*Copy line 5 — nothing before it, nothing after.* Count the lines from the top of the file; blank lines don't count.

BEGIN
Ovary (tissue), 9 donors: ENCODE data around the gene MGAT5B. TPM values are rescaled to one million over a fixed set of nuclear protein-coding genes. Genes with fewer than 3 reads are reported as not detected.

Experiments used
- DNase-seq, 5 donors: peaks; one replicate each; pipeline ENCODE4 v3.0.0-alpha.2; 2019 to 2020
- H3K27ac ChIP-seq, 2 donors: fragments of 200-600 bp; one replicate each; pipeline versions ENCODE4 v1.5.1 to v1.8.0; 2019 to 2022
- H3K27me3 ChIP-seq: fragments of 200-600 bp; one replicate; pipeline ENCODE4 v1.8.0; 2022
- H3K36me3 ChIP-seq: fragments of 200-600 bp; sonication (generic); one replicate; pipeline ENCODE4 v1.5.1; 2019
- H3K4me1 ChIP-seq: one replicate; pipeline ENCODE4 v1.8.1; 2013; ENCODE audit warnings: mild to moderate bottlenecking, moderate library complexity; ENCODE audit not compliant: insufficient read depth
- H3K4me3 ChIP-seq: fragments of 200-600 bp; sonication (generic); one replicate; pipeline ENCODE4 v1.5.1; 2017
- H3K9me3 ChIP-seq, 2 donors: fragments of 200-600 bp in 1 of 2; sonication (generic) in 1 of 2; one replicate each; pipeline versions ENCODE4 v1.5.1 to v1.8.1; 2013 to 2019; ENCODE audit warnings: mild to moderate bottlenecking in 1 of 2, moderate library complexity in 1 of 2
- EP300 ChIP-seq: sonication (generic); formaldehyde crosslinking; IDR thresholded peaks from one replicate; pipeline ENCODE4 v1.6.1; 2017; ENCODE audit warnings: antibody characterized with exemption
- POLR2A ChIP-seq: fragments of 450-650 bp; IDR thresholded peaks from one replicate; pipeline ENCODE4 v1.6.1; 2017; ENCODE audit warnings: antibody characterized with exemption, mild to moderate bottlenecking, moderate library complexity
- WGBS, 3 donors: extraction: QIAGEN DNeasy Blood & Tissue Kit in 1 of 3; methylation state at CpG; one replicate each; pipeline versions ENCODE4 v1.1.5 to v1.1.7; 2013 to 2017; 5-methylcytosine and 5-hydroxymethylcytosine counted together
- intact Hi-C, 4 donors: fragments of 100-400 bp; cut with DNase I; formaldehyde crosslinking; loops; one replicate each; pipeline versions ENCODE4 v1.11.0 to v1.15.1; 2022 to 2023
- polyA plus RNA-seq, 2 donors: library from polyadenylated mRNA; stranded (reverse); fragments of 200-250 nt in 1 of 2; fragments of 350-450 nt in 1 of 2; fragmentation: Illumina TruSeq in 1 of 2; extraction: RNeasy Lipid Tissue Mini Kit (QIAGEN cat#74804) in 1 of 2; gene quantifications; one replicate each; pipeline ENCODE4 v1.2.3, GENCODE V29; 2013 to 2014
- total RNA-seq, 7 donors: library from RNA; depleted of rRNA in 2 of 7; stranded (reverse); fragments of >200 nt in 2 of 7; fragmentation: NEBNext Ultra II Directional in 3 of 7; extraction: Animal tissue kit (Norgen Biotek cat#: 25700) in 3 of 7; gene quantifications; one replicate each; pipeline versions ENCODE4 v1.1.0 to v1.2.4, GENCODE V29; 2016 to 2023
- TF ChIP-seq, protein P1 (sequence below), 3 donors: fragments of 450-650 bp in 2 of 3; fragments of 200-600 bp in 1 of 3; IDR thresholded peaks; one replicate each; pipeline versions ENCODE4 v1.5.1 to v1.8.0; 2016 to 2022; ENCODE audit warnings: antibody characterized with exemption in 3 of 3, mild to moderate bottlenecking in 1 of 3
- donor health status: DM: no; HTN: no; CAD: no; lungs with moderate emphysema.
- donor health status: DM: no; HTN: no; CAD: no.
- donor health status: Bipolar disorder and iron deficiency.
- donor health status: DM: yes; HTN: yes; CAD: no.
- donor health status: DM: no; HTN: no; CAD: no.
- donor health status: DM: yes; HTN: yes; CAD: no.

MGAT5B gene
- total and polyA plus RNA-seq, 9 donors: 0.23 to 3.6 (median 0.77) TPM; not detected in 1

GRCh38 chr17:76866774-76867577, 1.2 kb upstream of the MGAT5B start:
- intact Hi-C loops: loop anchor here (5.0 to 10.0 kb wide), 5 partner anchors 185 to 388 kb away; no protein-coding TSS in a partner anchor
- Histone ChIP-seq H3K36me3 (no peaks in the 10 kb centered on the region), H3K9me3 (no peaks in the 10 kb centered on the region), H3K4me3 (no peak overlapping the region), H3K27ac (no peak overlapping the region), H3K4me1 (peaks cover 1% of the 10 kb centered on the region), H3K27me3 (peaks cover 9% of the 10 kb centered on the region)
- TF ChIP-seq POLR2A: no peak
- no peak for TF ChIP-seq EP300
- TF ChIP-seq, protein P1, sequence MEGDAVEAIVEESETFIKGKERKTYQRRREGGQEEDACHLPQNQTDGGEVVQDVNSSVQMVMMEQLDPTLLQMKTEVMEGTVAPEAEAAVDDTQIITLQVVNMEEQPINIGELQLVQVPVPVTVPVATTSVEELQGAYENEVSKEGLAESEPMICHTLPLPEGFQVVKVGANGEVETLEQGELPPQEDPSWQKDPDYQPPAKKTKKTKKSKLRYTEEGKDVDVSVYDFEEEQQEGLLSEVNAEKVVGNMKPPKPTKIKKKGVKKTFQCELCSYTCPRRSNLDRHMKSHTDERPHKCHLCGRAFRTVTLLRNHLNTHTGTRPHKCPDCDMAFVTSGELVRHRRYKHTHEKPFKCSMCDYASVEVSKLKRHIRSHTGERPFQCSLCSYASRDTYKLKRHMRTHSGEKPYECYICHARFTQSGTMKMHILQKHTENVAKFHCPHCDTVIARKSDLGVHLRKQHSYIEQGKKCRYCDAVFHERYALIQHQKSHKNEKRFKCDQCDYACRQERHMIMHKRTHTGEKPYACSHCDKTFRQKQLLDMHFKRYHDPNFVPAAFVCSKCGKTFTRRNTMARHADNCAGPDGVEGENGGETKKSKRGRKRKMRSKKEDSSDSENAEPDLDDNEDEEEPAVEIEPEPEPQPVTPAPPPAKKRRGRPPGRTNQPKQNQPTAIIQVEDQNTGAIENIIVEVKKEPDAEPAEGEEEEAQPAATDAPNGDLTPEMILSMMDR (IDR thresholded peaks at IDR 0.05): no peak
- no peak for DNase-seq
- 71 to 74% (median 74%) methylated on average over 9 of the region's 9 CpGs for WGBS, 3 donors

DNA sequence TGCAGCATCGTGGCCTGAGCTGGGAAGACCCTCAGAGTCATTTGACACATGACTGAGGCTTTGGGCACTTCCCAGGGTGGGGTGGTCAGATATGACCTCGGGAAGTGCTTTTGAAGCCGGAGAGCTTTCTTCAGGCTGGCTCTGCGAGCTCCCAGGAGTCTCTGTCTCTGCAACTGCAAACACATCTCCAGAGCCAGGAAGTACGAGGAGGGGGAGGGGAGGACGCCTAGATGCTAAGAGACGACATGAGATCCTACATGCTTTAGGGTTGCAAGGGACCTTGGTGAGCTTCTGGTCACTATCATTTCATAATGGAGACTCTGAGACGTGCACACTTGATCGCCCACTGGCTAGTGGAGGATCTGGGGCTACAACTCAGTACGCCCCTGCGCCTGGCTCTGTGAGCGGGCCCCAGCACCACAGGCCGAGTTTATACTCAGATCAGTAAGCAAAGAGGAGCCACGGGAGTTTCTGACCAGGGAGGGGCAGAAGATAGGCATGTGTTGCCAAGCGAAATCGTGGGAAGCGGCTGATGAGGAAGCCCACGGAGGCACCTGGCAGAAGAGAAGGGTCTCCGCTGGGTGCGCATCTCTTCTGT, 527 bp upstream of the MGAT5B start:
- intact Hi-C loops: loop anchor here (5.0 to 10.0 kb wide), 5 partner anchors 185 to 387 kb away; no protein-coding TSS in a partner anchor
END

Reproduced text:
- H3K27me3 ChIP-seq: fragments of 200-600 bp; one replicate; pipeline ENCODE4 v1.8.0; 2022